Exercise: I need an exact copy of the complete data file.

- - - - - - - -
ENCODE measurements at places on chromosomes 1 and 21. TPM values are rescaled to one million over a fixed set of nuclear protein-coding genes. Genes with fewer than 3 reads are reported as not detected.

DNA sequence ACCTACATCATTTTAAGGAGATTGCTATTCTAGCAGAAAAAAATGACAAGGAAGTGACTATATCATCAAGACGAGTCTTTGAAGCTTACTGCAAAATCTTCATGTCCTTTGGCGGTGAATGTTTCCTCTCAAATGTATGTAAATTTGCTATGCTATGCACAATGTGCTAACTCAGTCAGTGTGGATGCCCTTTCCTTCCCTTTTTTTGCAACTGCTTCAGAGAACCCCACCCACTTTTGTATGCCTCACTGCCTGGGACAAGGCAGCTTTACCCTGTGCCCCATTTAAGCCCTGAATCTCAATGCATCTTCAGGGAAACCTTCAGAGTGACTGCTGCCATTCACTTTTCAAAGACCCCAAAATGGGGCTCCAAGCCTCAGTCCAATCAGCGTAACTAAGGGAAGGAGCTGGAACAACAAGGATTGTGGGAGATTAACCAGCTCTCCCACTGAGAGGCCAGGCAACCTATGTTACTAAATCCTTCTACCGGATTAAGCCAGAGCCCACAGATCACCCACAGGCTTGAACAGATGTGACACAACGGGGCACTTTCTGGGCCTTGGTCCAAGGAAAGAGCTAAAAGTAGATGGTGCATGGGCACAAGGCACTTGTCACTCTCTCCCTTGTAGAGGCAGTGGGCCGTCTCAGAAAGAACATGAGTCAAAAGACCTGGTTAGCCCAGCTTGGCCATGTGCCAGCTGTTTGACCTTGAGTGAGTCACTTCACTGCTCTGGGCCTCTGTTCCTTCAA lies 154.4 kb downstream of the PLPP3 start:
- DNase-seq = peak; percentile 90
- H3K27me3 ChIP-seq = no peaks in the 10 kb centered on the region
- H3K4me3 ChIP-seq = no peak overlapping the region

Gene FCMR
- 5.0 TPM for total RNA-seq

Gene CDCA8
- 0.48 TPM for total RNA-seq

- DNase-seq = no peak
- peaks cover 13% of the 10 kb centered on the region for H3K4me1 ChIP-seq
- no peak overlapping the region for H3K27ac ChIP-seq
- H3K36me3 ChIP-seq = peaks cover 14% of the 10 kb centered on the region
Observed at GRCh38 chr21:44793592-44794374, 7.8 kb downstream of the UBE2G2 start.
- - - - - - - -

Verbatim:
ENCODE measurements at places on chromosomes 1 and 21. TPM values are rescaled to one million over a fixed set of nuclear protein-coding genes. Genes with fewer than 3 reads are reported as not detected.

DNA sequence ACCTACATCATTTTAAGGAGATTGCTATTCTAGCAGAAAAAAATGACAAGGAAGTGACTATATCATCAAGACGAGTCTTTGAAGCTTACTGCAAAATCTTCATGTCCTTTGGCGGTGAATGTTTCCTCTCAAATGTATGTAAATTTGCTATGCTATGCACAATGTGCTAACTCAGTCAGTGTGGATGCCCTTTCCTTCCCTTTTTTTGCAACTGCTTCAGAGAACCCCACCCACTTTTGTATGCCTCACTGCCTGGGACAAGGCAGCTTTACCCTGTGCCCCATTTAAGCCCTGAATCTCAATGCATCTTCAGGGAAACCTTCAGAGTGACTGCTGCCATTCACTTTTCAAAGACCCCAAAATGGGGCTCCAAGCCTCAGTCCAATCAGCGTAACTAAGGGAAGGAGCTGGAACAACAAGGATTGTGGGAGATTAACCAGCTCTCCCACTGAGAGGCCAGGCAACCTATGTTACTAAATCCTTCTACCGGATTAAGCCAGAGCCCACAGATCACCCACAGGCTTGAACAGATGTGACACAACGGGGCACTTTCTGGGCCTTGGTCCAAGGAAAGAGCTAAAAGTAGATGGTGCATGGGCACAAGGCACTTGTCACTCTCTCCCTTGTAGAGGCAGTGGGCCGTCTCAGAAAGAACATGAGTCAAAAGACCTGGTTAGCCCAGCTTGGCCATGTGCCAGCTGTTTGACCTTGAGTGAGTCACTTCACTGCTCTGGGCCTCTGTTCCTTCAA lies 154.4 kb downstream of the PLPP3 start:
- DNase-seq = peak; percentile 90
- H3K27me3 ChIP-seq = no peaks in the 10 kb centered on the region
- H3K4me3 ChIP-seq = no peak overlapping the region

Gene FCMR
- 5.0 TPM for total RNA-seq

Gene CDCA8
- 0.48 TPM for total RNA-seq

- DNase-seq = no peak
- peaks cover 13% of the 10 kb centered on the region for H3K4me1 ChIP-seq
- no peak overlapping the region for H3K27ac ChIP-seq
- H3K36me3 ChIP-seq = peaks cover 14% of the 10 kb centered on the region
Observed at GRCh38 chr21:44793592-44794374, 7.8 kb downstream of the UBE2G2 start.